In his first graduation ceremony as dean of the GW Law School, Paul Schiff Berman called on graduates to serve communities in need and exhibit passion in their pro bono work.
Bringing attention to individuals who cannot afford legal services, such as unjustly accused prison inmates, Berman told graduates to advocate for justice.
“There are people who need a voice, who need representation,” Berman said.
“Do work worth doing. Do it for pay. Do it for volunteer. Do it now,” he added.
This year’s law school class volunteered more than 70,550 hours of free legal services to the D.C. community, the dean said.
Keynote speaker and alumna Carmen Ortiz, shared her story about growing up in a low-income housing complex in Harlem, an experience that taught her the importance of universal access to legal counsel.
“Justice is not the special privilege of the rich; it must be the right of law,” Ortiz said, quoting Attorney General Eric Holder when he addressed the Pro Bono Institute in 2010.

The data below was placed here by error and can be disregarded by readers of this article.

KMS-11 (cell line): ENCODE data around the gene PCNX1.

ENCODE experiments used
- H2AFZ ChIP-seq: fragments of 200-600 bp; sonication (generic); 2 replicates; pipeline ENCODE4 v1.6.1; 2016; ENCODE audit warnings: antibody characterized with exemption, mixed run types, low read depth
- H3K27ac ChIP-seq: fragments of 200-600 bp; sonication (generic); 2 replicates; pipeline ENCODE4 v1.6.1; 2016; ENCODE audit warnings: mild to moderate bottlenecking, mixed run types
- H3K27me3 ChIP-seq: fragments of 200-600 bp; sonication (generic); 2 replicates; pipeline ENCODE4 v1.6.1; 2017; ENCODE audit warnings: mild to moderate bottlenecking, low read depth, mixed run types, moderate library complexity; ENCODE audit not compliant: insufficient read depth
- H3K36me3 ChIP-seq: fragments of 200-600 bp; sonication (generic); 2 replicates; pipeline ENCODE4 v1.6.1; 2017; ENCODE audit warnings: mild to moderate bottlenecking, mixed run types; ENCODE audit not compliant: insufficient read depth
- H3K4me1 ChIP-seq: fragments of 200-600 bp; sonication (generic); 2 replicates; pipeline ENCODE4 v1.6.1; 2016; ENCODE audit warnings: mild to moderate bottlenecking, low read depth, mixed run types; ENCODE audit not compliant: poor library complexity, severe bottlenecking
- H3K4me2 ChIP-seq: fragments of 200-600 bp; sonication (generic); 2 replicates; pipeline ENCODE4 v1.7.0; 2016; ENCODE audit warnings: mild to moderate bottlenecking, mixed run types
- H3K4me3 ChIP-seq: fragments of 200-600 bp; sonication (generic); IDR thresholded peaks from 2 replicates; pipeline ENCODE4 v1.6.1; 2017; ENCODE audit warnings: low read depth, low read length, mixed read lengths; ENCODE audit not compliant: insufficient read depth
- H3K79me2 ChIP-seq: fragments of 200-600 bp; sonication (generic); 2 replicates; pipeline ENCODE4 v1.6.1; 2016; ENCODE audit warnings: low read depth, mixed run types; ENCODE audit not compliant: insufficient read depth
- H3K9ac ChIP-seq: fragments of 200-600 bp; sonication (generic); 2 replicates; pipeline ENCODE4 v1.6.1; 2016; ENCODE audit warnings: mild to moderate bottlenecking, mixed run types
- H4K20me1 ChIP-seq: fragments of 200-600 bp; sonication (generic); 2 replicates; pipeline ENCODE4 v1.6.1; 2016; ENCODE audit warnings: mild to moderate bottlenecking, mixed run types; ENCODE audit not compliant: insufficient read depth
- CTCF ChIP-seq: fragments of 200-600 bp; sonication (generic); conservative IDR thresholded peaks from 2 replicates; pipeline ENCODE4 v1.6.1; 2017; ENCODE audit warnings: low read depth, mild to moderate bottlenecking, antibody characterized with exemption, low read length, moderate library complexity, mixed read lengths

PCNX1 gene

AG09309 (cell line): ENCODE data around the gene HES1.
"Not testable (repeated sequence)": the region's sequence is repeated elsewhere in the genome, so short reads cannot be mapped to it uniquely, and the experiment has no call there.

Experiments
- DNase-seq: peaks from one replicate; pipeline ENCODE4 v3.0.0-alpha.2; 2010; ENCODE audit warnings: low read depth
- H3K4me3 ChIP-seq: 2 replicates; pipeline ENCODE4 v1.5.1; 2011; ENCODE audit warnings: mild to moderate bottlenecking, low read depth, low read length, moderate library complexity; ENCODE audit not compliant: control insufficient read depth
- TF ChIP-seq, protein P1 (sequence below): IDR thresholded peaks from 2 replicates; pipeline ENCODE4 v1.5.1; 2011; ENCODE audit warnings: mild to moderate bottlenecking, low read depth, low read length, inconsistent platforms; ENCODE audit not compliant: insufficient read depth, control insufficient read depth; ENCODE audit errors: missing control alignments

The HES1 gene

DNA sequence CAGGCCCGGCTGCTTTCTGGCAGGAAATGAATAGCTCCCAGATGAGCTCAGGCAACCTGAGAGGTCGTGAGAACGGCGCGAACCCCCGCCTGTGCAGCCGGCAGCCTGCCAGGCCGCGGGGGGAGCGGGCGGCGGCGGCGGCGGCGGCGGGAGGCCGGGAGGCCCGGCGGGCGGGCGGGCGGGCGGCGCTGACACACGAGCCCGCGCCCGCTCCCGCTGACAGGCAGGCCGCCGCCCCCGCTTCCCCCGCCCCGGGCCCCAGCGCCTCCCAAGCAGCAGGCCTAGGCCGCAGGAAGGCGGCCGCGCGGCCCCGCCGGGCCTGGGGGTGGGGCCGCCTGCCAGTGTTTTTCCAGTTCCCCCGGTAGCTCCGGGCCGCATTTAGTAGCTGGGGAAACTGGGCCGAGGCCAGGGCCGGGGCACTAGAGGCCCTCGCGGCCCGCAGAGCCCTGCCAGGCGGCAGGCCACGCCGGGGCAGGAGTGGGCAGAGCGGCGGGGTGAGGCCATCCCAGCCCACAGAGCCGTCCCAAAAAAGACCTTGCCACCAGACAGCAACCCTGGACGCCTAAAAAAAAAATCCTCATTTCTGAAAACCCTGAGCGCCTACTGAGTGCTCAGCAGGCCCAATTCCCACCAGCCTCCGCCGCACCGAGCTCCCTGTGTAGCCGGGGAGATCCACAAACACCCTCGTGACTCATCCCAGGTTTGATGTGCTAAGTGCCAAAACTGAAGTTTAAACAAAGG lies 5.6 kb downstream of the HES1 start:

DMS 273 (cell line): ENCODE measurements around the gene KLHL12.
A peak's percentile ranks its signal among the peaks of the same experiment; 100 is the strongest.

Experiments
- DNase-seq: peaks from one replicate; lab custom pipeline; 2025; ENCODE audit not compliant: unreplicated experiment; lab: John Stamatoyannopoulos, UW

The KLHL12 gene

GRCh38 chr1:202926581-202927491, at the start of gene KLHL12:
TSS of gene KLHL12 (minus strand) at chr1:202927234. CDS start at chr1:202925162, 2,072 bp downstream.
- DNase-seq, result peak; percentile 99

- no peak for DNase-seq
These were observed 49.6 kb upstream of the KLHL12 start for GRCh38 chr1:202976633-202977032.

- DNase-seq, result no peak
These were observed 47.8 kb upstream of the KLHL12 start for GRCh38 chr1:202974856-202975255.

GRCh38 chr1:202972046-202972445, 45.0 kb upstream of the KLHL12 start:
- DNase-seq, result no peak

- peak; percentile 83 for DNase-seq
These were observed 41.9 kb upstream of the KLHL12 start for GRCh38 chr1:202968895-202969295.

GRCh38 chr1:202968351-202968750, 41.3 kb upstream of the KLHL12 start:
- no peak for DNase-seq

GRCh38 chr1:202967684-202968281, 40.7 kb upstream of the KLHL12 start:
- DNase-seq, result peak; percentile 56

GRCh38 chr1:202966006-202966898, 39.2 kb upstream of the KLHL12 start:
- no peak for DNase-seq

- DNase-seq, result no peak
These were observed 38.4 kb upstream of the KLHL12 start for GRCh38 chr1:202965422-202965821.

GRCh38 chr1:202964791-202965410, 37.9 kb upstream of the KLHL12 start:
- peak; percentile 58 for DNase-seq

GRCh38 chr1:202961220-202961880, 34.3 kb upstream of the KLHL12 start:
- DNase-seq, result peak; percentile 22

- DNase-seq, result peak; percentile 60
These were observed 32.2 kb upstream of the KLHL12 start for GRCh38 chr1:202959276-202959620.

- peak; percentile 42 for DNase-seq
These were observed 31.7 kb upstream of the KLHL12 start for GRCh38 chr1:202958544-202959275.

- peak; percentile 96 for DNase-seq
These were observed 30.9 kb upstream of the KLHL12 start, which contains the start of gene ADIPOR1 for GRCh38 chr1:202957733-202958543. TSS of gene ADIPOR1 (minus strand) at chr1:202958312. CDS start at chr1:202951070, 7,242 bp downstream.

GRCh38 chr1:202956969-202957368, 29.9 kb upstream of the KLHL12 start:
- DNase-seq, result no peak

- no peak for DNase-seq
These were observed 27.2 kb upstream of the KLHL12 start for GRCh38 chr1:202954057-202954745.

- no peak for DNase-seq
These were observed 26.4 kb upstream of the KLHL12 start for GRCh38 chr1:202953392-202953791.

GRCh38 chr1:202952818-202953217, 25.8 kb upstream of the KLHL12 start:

Ortiz, who was the first in her family to graduate from college, is the first Hispanic and first woman to represent the U.S. Attorney for the District of Massachusetts.
“[Practicing law] has fulfilled my inherent desire to be challenged and it was a way to give back to what I was fortunate enough to receive,” Ortiz added.
Ortiz sent off the graduates by emphasizing how prepared they are to “make a major contribution” to society.
Benjamin Gupta, a graduate student who died in December, received his law degree posthumously and was the first person called during the presentation of diplomas. Gupta also received an MBA degree from the GW School of Business posthumously.
Student speaker, Michael Smith, also stressed the importance of offering legal counsel to underserved communities.
“Help us remember the idealism we carried with us three years ago and may today be a spark that reignites that idealism,” Smith said.